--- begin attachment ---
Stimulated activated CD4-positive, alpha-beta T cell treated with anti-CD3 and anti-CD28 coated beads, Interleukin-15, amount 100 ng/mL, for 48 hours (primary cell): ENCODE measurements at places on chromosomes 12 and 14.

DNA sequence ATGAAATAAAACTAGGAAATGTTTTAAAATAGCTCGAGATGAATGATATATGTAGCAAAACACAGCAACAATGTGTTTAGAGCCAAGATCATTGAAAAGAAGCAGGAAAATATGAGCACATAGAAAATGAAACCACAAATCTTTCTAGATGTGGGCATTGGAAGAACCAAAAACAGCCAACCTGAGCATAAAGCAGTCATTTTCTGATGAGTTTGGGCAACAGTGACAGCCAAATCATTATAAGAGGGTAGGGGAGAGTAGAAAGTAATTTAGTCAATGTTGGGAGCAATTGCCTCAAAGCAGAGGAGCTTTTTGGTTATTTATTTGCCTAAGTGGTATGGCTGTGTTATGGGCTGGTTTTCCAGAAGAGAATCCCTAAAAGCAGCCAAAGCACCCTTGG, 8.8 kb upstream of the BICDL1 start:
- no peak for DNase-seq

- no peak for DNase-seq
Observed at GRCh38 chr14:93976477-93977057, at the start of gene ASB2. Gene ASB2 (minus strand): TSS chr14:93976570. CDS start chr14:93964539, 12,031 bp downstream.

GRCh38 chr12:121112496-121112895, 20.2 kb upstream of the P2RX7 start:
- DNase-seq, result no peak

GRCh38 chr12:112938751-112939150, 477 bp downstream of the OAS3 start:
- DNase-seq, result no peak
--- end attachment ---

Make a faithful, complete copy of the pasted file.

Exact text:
Stimulated activated CD4-positive, alpha-beta T cell treated with anti-CD3 and anti-CD28 coated beads, Interleukin-15, amount 100 ng/mL, for 48 hours (primary cell): ENCODE measurements at places on chromosomes 12 and 14.

DNA sequence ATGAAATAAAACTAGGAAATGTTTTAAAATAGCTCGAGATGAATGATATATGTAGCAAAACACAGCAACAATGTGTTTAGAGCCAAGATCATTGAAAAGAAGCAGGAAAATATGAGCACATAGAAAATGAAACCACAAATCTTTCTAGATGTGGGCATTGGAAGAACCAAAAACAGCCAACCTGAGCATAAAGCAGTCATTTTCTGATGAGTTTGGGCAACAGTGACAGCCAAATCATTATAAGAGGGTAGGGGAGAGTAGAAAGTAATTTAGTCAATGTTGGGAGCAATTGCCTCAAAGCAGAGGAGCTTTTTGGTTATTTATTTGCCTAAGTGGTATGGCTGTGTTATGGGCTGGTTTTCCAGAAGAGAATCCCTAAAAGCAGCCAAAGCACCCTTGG, 8.8 kb upstream of the BICDL1 start:
- no peak for DNase-seq

- no peak for DNase-seq
Observed at GRCh38 chr14:93976477-93977057, at the start of gene ASB2. Gene ASB2 (minus strand): TSS chr14:93976570. CDS start chr14:93964539, 12,031 bp downstream.

GRCh38 chr12:121112496-121112895, 20.2 kb upstream of the P2RX7 start:
- DNase-seq, result no peak

GRCh38 chr12:112938751-112939150, 477 bp downstream of the OAS3 start:
- DNase-seq, result no peak